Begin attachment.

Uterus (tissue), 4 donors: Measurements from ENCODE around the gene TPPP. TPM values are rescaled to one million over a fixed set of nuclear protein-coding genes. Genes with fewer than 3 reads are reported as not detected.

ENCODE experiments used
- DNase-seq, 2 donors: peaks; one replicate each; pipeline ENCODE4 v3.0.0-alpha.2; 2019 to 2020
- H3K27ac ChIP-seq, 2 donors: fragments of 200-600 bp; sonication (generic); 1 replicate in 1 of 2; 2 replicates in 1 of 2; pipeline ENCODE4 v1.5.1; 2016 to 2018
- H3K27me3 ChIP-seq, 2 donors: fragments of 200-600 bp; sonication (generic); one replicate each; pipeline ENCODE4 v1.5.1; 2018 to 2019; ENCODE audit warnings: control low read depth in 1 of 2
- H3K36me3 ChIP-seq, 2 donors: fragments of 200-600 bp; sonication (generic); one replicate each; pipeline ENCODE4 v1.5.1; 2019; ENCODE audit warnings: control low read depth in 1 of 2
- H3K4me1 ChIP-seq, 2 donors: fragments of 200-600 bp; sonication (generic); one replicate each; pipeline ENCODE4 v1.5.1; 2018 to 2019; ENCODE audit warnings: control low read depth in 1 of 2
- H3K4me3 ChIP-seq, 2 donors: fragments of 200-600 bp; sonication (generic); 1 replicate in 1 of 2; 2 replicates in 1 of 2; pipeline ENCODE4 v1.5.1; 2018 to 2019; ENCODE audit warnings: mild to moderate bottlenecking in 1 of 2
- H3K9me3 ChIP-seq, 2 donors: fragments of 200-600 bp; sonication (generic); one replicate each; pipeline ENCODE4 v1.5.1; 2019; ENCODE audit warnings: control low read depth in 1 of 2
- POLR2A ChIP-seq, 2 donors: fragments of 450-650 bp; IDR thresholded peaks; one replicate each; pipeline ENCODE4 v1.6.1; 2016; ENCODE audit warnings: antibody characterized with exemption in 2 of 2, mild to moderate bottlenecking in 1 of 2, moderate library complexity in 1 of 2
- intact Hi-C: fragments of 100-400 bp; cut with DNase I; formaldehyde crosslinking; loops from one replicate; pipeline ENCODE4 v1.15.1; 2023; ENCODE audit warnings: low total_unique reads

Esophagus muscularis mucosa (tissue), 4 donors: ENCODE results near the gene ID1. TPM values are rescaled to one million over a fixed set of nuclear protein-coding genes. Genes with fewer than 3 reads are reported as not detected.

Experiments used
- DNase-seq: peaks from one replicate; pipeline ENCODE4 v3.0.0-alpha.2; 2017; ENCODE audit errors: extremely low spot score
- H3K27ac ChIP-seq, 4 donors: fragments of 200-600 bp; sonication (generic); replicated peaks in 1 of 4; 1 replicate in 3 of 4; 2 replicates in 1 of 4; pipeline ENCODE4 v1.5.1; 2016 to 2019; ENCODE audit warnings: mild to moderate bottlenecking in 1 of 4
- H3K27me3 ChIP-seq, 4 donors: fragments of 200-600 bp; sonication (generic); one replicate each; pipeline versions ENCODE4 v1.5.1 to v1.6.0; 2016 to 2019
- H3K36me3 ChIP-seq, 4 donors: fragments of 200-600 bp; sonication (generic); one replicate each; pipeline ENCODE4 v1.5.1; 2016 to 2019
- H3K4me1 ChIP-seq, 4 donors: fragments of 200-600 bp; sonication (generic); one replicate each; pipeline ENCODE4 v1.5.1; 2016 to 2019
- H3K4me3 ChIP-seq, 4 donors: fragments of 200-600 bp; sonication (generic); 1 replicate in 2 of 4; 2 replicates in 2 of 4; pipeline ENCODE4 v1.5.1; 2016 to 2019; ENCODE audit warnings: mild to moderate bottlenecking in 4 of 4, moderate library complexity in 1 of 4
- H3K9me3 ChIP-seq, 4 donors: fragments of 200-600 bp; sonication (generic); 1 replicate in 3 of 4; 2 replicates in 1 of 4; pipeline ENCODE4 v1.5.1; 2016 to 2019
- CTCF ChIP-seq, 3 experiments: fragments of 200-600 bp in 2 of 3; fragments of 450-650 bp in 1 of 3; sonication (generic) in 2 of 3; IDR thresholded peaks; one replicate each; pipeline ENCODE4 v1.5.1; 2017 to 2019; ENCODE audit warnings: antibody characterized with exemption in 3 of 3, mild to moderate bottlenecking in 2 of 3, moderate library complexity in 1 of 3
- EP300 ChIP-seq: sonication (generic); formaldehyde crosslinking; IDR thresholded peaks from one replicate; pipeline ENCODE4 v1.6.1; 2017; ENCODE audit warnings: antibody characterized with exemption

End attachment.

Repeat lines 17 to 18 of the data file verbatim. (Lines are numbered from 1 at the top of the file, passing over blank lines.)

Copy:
- H3K36me3 ChIP-seq, 4 donors: fragments of 200-600 bp; sonication (generic); one replicate each; pipeline ENCODE4 v1.5.1; 2016 to 2019
- H3K4me1 ChIP-seq, 4 donors: fragments of 200-600 bp; sonication (generic); one replicate each; pipeline ENCODE4 v1.5.1; 2016 to 2019